Ironically, Danny received the learning disability treatment, but Bethany was the one who kept joking about her daughter being special and downright stupid.
Emma wasn’t as vapid, insufferable, and tone-deaf as Loughlin’s daughter, Olivia Jade.
Rick: OK, when Emma meets with the shrink she’s going to need to be a little, you know, stupid. Sell a learning difference.
She probably should’ve joined the Peace Corp and never looked back, but she let Bethany get in her head.
It wasn’t the Darwinism that convinced her; she and her much smarter younger sister had a better grasp of the disadvantaged than their mother.
It was the threat of her Ivy-league boyfriend moving on without her that convinced her to join her mother’s foolish antics. Chase dreams not boy parts, people!
Emma should’ve left her hip, cutthroat mom with the $1000 designer ripped jeans behind and lived with her recovering addict dad who traveled the world.
In Emma’s defense, with her parents, she never stood a chance. Their extremes alone were insane.
Emma should’ve thought the foolishness through. She didn’t want to go to a fancy school, and she lost her boyfriend anyway when he found out she did all of that lying.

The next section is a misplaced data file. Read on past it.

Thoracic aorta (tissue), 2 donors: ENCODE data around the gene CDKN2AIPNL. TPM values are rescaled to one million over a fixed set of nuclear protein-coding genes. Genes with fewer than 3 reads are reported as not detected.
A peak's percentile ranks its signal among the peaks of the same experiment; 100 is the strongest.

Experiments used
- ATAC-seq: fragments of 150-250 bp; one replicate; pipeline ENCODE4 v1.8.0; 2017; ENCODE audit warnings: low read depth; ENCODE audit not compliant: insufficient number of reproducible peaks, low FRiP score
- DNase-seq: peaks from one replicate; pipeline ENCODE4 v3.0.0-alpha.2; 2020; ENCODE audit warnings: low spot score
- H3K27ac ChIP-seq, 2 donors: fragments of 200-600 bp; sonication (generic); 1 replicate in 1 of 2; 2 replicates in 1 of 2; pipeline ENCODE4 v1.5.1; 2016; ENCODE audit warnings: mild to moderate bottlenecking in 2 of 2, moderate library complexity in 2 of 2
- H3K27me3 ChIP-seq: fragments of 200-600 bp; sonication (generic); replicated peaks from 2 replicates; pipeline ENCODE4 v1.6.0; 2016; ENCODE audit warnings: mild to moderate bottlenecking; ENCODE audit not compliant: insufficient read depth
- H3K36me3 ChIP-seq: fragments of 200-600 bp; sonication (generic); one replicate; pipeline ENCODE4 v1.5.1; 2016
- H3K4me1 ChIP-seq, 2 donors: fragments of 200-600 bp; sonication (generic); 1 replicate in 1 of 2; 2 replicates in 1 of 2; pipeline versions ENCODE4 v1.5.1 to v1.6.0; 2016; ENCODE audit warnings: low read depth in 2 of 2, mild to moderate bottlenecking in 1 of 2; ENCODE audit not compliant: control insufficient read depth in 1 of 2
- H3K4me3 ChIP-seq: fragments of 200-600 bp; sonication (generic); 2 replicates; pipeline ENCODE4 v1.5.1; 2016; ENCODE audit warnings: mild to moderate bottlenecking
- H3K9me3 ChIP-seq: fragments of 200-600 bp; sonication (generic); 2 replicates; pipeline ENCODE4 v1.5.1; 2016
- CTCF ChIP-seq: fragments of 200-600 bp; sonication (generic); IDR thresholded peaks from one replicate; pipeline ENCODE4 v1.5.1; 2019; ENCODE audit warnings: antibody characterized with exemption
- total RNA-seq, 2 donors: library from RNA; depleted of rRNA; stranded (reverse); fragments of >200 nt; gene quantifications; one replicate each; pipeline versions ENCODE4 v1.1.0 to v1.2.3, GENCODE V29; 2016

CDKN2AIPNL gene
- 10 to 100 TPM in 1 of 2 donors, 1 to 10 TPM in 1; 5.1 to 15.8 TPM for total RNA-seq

His parents went from being super sweet, to politely suggesting she take all that drama elsewhere.
The Feds snatched Caroline and Jackson up in the wee hours of the morning. They had to head into the station in their pajamas.
Bethany waltzed out looking badass and unapologetic as hell as she climbed into the police car, and she was a hoot in front of the judge.
What kind of cognitive dissonance?
Bethany thought she could schedule her arraignment around her other engagements. The woman thought she had a job after all the bad press she brought to her firm.